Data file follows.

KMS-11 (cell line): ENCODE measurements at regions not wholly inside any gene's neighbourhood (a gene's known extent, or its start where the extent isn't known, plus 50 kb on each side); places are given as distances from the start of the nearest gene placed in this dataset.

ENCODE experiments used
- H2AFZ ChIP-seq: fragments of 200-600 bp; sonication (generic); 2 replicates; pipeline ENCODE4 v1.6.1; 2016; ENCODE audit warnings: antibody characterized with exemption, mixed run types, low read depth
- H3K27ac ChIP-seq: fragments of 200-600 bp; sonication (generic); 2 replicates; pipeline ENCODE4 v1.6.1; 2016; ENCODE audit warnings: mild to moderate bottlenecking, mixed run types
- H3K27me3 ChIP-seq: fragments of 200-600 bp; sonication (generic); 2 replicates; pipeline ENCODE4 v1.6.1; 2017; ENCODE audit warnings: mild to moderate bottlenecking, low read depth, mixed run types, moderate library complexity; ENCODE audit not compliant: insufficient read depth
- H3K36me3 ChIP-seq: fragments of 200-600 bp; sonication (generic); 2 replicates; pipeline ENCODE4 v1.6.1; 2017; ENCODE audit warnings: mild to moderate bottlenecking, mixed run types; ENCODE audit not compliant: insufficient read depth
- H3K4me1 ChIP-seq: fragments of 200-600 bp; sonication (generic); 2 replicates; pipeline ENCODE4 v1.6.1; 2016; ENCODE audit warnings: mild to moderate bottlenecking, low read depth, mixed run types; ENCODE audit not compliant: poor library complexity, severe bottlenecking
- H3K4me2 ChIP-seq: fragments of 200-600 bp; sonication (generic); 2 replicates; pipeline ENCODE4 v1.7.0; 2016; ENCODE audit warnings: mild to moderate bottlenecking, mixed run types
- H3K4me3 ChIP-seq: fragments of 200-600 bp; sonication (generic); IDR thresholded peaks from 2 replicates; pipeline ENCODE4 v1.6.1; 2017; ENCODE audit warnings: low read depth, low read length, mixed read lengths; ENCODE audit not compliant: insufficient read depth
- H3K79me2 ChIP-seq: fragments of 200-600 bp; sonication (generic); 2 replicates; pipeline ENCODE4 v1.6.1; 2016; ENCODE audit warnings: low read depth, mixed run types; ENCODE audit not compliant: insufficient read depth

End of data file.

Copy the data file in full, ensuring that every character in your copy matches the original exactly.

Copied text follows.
KMS-11 (cell line): ENCODE measurements at regions not wholly inside any gene's neighbourhood (a gene's known extent, or its start where the extent isn't known, plus 50 kb on each side); places are given as distances from the start of the nearest gene placed in this dataset.

ENCODE experiments used
- H2AFZ ChIP-seq: fragments of 200-600 bp; sonication (generic); 2 replicates; pipeline ENCODE4 v1.6.1; 2016; ENCODE audit warnings: antibody characterized with exemption, mixed run types, low read depth
- H3K27ac ChIP-seq: fragments of 200-600 bp; sonication (generic); 2 replicates; pipeline ENCODE4 v1.6.1; 2016; ENCODE audit warnings: mild to moderate bottlenecking, mixed run types
- H3K27me3 ChIP-seq: fragments of 200-600 bp; sonication (generic); 2 replicates; pipeline ENCODE4 v1.6.1; 2017; ENCODE audit warnings: mild to moderate bottlenecking, low read depth, mixed run types, moderate library complexity; ENCODE audit not compliant: insufficient read depth
- H3K36me3 ChIP-seq: fragments of 200-600 bp; sonication (generic); 2 replicates; pipeline ENCODE4 v1.6.1; 2017; ENCODE audit warnings: mild to moderate bottlenecking, mixed run types; ENCODE audit not compliant: insufficient read depth
- H3K4me1 ChIP-seq: fragments of 200-600 bp; sonication (generic); 2 replicates; pipeline ENCODE4 v1.6.1; 2016; ENCODE audit warnings: mild to moderate bottlenecking, low read depth, mixed run types; ENCODE audit not compliant: poor library complexity, severe bottlenecking
- H3K4me2 ChIP-seq: fragments of 200-600 bp; sonication (generic); 2 replicates; pipeline ENCODE4 v1.7.0; 2016; ENCODE audit warnings: mild to moderate bottlenecking, mixed run types
- H3K4me3 ChIP-seq: fragments of 200-600 bp; sonication (generic); IDR thresholded peaks from 2 replicates; pipeline ENCODE4 v1.6.1; 2017; ENCODE audit warnings: low read depth, low read length, mixed read lengths; ENCODE audit not compliant: insufficient read depth
- H3K79me2 ChIP-seq: fragments of 200-600 bp; sonication (generic); 2 replicates; pipeline ENCODE4 v1.6.1; 2016; ENCODE audit warnings: low read depth, mixed run types; ENCODE audit not compliant: insufficient read depth